The roots of Muslim rage lie in its failure. When you go from the intellectual centre of the universe, to the current state of the Muslim world, a selection of countries only slightly better off on the Human Development Index than Sub Saharan Africa, the notion of being God’s chosen viceroys on Earth is a difficult circle to square. Extremist groups offer a poisoned panacea to the problem, by galvanising the post-colonial subject living in the West to take up arms. Those unwilling to join such poisonous groups want to put their heads in the ground and shout ‘kufr’ - at the West - hoping it goes away, and pretend there’s no problem in the Muslim world to begin with. In the middle are masses of people who go to mosque, understand nothing since the sermons are in Punjabi, read a book they also can’t understand, then go home and see the Muslim world in flames. They naturally get put off orthodox Islam, and begin to drift towards charismatic, hard-line English speaking YouTube clerics, and eventually to the darker sides of the internet, to pornography or religious extremism, which I’ll return to. They believe the mainstream clerics have failed, and a strict literalism is the way out. There is some truth to the former claim. The clerics of old prevented the spread of the printing press in the Muslim world, the most important invention in human history, because they thought it would lead to religious malpractice. The intellectual collapse in the past 1,000 years and defeat that followed wasn’t caused by the West later on. The clerics stunted it from the offset. They also resisted the abolishment of slavery. America abolished slavery in 1865, Saudi Arabia and Yemen got around to doing it in 1962, and Mauritania finally made it a crime in 2007. Either Britain or France forced the rest of the Muslim world into abolishing it, it didn’t come out of enlightenment, and a new form of ‘ijtihad’ (interpretation) of the sacred texts for the modern reality. So what is to be done? I would call on the government to create the official position of a Grand Mufti of the United Kingdom, the highest governmentally recognised leader of the religion in the land. Other non-Muslim countries have similar positions, including Australia and Russia. In having an absence of centre, the narrative is being filled with extremist voices. Without a leader, progress is slow. As Sheikh Abdullah Bin Bayyah says ‘an empty chair cannot speak for itself’. There are already plenty of potential candidates, most obviously Timothy Winter (Abdul Hakim Murad), the head of the Muslim College in Cambridge, who is both a respected Islamic theologian having graduated at the most prestigious centre of Islamic education in the Muslim world, Al Azhar in Cairo, and a Cambridge educated English gentleman. Someone like that could speak to both the East and the West, and bring both together. By speaking on issues when they arise, and establishing an orthodoxy on a national and official platform, it would help bring about an organic 21st century British Islam.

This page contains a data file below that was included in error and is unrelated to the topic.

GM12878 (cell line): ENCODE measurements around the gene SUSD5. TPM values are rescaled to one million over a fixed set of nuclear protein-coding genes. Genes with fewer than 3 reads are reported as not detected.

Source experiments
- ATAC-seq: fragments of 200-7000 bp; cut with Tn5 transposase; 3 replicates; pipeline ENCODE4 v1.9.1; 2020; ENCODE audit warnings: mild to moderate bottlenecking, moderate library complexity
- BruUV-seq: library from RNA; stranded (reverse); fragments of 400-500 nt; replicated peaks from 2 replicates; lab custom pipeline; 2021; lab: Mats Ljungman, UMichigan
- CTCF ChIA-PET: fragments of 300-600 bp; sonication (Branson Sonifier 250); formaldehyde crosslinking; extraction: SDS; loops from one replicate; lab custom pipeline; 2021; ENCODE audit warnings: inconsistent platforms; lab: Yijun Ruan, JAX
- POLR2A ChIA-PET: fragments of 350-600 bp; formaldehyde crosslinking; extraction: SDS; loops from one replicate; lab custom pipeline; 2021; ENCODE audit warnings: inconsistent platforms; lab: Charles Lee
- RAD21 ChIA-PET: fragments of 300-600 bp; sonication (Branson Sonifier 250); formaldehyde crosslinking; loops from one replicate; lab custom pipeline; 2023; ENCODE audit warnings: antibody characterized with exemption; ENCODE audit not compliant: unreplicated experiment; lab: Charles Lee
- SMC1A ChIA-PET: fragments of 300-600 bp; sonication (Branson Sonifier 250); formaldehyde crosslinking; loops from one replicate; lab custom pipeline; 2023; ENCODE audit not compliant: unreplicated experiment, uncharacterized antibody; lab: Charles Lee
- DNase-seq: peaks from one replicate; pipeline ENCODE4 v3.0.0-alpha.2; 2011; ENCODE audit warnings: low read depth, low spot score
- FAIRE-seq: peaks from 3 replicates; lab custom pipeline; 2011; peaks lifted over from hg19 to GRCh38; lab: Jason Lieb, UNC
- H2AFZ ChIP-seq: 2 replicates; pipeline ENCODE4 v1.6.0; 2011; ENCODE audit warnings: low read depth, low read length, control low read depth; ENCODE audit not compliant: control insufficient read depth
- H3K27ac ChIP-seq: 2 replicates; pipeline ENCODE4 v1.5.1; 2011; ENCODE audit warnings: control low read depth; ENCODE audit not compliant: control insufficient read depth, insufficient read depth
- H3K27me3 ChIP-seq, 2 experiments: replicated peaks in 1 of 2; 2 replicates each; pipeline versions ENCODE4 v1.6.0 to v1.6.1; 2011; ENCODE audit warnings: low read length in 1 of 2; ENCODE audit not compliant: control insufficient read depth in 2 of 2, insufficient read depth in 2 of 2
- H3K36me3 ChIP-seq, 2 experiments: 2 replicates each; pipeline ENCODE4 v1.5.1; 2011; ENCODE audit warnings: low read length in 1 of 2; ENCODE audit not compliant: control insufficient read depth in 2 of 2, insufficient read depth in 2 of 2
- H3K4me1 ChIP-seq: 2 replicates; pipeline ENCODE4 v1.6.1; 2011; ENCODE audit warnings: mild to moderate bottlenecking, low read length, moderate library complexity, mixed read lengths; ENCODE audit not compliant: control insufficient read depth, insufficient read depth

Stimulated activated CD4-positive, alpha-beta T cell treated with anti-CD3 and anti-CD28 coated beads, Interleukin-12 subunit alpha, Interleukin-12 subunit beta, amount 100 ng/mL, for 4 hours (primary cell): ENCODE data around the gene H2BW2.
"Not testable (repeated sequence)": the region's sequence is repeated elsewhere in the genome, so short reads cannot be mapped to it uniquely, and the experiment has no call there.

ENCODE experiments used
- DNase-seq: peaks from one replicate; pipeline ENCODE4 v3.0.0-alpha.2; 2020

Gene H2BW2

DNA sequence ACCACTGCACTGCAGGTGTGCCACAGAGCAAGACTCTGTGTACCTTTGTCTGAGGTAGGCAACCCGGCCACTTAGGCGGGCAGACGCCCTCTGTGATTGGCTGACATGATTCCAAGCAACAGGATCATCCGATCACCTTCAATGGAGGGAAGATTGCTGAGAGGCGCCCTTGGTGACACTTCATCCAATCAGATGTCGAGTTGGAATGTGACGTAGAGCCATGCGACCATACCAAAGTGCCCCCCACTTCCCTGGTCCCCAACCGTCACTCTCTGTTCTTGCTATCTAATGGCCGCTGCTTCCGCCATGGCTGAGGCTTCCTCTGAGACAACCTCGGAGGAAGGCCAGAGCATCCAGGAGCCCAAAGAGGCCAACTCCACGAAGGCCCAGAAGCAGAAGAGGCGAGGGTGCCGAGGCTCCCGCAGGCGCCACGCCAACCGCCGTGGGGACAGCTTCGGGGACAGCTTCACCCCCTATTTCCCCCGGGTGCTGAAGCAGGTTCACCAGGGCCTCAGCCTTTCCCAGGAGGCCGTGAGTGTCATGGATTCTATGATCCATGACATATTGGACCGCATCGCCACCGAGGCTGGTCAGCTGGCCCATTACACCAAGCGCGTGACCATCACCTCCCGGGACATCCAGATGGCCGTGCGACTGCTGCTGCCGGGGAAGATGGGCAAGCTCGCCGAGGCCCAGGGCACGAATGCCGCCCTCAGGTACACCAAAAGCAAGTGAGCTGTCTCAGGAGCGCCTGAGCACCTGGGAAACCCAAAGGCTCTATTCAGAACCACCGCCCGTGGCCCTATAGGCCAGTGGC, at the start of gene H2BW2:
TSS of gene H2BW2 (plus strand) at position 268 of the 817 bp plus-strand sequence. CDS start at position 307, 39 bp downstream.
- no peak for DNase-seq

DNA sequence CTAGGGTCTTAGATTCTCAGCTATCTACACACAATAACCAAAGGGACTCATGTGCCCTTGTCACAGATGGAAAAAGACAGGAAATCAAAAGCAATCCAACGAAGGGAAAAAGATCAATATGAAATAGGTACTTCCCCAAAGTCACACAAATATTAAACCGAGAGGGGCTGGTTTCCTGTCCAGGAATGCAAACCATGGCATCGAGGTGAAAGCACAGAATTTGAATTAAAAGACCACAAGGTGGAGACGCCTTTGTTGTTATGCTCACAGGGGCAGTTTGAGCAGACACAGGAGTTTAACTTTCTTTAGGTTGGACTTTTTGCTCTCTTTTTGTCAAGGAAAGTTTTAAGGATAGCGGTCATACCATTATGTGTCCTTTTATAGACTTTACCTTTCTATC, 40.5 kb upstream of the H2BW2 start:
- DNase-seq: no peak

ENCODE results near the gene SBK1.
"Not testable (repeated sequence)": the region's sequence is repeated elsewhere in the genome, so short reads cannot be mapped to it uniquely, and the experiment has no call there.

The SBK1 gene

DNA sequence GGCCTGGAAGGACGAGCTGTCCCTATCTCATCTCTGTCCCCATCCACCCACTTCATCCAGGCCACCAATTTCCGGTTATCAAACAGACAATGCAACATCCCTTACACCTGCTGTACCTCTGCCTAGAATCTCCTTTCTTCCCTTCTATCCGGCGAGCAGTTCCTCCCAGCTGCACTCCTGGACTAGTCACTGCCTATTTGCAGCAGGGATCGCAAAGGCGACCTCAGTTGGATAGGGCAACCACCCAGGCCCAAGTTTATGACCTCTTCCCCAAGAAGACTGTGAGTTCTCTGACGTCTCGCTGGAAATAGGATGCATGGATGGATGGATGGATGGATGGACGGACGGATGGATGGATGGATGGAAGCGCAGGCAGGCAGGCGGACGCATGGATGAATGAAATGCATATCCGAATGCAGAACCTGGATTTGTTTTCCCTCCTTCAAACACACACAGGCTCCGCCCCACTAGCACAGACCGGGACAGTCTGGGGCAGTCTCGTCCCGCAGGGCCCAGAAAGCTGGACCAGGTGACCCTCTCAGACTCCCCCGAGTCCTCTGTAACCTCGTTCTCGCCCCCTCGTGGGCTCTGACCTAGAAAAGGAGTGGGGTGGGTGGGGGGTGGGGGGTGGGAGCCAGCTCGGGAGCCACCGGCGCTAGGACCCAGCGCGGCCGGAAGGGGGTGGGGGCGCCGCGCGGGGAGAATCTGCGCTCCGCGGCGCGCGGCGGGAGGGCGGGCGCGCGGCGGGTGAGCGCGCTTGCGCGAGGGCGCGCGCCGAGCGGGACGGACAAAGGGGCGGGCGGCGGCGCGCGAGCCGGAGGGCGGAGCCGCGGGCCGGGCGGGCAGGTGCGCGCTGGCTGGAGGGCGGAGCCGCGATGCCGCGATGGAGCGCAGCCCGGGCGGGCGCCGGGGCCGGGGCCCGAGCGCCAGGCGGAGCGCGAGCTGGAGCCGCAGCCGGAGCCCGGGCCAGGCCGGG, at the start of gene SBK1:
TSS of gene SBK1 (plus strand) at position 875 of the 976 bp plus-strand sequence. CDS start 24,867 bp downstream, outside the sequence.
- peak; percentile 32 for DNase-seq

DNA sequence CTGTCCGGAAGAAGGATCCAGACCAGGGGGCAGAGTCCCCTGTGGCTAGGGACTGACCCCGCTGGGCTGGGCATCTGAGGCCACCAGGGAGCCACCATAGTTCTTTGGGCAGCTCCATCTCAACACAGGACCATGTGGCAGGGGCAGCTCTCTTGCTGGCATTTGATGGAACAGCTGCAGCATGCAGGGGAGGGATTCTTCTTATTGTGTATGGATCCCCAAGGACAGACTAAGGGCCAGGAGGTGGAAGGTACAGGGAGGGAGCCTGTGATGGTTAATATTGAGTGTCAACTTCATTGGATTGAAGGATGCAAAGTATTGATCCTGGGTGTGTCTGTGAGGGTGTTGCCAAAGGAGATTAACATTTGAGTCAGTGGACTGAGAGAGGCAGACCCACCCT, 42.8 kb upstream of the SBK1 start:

The link between desensitizing filth online and the jihadist movement is also well documented. ‘People aren’t becoming radicalised in their places of worship’ says the mother of one of the sexually frustrated girls going to Syria to fight, and get married, rather they are ‘being radicalised in their bedrooms by being on the internet’. Isis militants are known for engaging in abnormal sexual fantasies. Bin Laden had a personal stash of hard-core pornography at his compound. The 9/11 hijackers were visiting prostitutes the night before their terrible deed. Put simply, the jihadis are both disillusioned with the religious establishment and sexually frustrated. Pakistan, Egypt Iran, Saudi Arabia, Morrocco and Turkey top the top 10 list for global pornography consumption. Unsurprisingly, those same countries have sent the most number of jihadis to the war in Syria and Iraq. This has been a long time coming, but making people have to opt in to view online pornography (since banning it outright would never be considered) would help stem the tide of desensitized minds that are easy to exploit in this country.